TOKYO (AP) -- Global shares sank Monday and U.S. futures also slipped as a resurgence of coronavirus cases in China and other countries deepened pessimism over prospects for a global economic recovery.
Benchmarks fell in Paris, London, Tokyo and Shanghai after China reported new local infections in Beijing and reimposed precautions to prevent it from spreading.
Stocks are turning wobbly as investors re-evaluate their expectations for economic growth, which many skeptics have been saying were overly optimistic.
Case numbers are still growing in various nations, including emerging economies, and without a vaccine, relaxing lockdowns and reopening travel could bring on further waves of COVID-19 cases.
France's CAC 40 slipped 1.8% in early trading to 4,750.96, while Germany's DAX dove 1.9% to 11,720.92. Britain's FTSE 100 slid 1.3% to 6,023.99. U.S. shares were set for declines, with Dow futures dropping 2.7% to 24,720.50. S&P 500 futures shed 2.2% to 2,957.88.
Earlier in Asia, Japan's benchmark Nikkei 225 dropped 3.5% to finish at 21,530.95. South Korea's Kospi slipped 4.8% to 2,030.82. Australia's S&P/ASX 200 shed 2.2% to 5,719.80. Hong Kong's Hang Seng slid 2.2% to 23,776.95, while the Shanghai Composite edged down 1.0% to 2,890.03.
Shares also fell in India, Taiwan and Southeast Asia.
“Once again, the pandemic has triggered cause for fear and doubt about the road ahead,” Hayaki Narita at Mizuho Bank said in a commentary.
Rising COVID-19 cases in Latin American and parts of Asia, re-emerging “second wave” risks in parts of the U.S., South Korea and China and so-called “cluster” cases in Japan were adding to worries, he said.
Tokyo reported 48 newly confirmed cases on Monday, the highest since the government “emergency” for the virus outbreak was called off last month, according to Kyodo News, citing unidentified sources familiar with the records.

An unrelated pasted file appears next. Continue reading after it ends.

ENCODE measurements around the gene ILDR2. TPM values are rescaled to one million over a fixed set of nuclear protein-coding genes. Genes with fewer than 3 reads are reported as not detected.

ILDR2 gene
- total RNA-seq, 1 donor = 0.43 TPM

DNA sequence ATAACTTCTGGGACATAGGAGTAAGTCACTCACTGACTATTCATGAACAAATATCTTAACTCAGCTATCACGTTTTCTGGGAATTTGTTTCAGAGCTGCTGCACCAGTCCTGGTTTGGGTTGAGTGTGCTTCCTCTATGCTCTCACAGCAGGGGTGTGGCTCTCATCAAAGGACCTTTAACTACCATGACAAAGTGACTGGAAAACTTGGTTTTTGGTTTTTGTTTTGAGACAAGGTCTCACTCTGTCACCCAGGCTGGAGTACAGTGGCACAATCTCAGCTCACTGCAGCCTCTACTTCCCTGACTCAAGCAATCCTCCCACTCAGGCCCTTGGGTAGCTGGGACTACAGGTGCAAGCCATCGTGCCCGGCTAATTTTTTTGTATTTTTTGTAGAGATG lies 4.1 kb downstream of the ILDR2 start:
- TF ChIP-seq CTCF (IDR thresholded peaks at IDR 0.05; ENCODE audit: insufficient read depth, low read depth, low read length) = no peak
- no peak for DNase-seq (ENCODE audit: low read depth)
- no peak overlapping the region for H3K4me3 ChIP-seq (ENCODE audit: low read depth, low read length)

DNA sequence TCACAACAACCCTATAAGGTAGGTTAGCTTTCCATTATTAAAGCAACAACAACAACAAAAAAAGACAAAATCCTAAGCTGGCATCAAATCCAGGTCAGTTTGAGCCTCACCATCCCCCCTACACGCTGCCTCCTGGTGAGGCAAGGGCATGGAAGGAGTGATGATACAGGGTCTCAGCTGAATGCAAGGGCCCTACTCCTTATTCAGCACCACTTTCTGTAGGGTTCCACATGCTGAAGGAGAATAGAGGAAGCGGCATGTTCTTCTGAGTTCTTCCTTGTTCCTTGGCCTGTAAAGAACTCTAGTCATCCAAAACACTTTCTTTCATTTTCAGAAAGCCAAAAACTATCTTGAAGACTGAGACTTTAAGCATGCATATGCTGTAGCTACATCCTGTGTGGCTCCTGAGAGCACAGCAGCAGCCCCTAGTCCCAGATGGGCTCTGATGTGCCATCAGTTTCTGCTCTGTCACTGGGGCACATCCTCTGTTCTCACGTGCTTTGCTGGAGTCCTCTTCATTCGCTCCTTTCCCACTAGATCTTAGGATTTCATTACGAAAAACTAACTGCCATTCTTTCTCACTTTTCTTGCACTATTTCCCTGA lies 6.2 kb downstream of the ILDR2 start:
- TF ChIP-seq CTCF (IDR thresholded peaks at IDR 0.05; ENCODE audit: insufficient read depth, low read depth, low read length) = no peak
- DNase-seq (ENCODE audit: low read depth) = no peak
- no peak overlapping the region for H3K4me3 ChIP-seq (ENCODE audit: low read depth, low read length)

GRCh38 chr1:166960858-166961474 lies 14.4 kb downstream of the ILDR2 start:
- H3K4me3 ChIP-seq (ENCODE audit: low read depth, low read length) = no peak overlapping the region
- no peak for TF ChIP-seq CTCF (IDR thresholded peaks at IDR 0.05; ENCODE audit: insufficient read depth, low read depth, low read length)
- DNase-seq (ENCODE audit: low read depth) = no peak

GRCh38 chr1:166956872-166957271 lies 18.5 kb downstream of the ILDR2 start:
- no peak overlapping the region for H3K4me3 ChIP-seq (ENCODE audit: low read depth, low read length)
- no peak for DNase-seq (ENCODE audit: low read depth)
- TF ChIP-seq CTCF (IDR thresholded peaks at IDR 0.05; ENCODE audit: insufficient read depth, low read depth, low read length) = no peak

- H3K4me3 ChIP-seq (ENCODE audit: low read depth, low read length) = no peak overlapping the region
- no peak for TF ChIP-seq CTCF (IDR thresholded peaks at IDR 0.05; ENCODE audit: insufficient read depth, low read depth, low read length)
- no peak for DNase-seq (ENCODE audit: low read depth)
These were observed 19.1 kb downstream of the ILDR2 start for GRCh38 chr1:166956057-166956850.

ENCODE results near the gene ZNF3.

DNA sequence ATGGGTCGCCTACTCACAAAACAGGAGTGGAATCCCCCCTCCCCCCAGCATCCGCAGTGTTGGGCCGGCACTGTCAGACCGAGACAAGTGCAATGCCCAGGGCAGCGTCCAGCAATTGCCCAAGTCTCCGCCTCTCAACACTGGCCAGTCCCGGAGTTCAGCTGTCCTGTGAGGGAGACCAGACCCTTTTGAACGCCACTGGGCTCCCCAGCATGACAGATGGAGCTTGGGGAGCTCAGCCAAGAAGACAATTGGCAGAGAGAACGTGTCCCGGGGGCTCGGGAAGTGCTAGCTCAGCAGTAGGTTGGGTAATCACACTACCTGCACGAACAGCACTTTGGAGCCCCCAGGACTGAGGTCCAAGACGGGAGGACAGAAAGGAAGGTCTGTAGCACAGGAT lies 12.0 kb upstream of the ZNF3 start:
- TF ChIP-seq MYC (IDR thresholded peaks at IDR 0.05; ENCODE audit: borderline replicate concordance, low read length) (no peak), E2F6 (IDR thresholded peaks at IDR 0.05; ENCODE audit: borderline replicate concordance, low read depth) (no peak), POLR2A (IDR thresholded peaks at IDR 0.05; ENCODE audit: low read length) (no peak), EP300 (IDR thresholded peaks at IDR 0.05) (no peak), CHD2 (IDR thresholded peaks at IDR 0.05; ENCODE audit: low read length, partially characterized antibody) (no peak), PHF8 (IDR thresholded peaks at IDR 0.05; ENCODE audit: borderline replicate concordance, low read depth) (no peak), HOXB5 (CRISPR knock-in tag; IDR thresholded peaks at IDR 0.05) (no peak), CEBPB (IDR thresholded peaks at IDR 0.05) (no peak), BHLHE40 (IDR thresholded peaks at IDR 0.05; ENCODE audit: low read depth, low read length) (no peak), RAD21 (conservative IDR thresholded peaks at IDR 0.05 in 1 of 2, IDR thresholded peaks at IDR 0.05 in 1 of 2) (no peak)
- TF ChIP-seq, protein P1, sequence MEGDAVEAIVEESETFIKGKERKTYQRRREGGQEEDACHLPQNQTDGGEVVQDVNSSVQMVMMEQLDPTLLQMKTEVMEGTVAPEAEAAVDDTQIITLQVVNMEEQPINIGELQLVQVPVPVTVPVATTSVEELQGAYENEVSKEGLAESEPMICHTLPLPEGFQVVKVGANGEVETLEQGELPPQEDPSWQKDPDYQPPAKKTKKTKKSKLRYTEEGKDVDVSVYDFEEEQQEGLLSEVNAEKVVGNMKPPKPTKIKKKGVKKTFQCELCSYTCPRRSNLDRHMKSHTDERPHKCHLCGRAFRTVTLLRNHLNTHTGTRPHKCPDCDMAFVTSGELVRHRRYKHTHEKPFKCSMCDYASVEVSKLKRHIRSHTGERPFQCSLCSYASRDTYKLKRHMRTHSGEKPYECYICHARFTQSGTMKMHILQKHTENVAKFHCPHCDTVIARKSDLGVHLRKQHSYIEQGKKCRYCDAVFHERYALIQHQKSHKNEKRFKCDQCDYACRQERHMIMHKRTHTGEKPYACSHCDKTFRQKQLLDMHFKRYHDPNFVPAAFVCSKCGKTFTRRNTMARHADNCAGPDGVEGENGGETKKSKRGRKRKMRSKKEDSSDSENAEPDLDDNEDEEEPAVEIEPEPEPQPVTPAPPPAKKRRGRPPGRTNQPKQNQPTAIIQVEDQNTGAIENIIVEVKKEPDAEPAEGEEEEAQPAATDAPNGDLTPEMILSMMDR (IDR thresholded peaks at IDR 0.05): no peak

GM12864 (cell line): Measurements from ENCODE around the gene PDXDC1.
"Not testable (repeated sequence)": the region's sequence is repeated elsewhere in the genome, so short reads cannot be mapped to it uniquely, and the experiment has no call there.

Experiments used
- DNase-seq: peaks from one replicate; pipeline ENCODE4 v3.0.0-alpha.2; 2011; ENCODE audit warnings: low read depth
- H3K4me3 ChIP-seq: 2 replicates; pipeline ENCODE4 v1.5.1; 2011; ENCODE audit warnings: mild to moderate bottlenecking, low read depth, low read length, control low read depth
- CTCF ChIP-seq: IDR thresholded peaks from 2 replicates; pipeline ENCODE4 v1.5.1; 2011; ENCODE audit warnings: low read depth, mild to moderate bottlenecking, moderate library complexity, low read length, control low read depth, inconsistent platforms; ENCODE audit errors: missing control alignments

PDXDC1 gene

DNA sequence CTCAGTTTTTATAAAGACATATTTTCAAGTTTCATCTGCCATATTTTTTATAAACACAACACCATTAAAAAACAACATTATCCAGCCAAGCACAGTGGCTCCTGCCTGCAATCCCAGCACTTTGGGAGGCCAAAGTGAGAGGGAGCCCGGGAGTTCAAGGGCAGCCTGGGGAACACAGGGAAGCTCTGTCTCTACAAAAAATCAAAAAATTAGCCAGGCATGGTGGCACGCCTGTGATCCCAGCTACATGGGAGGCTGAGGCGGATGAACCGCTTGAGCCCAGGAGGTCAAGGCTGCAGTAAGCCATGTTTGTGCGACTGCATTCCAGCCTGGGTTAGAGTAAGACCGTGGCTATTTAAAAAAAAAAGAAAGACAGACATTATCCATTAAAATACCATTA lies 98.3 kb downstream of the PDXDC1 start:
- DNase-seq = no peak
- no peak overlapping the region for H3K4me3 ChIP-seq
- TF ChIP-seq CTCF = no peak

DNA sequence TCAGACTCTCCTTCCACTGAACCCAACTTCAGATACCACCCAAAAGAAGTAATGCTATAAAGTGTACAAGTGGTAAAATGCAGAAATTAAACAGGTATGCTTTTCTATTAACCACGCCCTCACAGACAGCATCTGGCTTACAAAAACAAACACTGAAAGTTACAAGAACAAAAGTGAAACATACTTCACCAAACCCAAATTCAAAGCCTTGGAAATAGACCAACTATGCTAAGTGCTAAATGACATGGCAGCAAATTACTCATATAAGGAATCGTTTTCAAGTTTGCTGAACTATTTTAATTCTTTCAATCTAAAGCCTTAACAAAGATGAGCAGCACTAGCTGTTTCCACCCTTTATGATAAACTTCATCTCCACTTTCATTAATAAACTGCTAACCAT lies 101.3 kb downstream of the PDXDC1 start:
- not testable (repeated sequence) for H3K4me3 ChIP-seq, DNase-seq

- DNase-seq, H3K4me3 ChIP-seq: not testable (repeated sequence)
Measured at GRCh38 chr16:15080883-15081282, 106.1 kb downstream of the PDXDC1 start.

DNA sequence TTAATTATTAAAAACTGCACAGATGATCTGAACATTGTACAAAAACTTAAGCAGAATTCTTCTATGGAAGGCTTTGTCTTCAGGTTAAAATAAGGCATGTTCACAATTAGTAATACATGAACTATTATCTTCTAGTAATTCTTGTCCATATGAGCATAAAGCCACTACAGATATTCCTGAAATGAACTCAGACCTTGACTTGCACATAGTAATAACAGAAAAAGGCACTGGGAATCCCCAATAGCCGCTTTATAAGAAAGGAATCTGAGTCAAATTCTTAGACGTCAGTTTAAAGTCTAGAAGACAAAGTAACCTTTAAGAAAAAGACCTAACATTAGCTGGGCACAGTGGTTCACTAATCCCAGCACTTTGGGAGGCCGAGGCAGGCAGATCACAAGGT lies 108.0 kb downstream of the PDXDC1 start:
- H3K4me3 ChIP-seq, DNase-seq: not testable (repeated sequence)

China reported 49 new confirmed coronavirus cases on Monday, 36 of them in Beijing, as the capital re-instituted measures to contain a new outbreak. Authorities were testing tens of thousands of people after dozens of cases were traced to a wholesale market that supplies much of the city’s meat and vegetables.
India's public health authorities reported more than 11,000 new cases.
Rolling waves of outbreaks, if left unchecked, could result in more shutdowns to fight the pandemic, or at the very least will undermine consumer and business spending, hindering a global recovery.
“If globally, we are still in wave 1, then it is possible that without a vaccine, the big-wave is still lying out there somewhere waiting to hit,” said Robert Carnell, regional head of research Asia-Pacific at ING.
Still, economists have noted promising signs that the global downturn brought on by the coronavirus pandemic might be bottoming out.
China’s industrial production accelerated in May, suggesting the world’s second-largest economy is gradually recovering from earlier shutdowns to fight the coronavirus.
Factory output rose 4.4% over a year earlier, up 0.5 percentage points from April’s rate, the National Bureau of Statistics reported Monday.
But RaboResearch said in a commentary the latest China data had "mostly disappointed.”
“In short, even with a ‘build it and they will come’ attitude, and even with the virus ‘having been beaten,’ it still looks like China’s Q2 GDP will be negative,” it said.
Benchmark U.S. crude oil lost $1.35 to $34.91 a barrel in electronic trading on the New York Mercantile Exchange. It fell 8 cents to settle at $36.26 a barrel Friday. Brent crude oil, the international standard, fell 96 cents to $37.78 a barrel.
The dollar inched up to 107.39 Japanese yen from 107.37 yen. The euro was flat at $1.1258.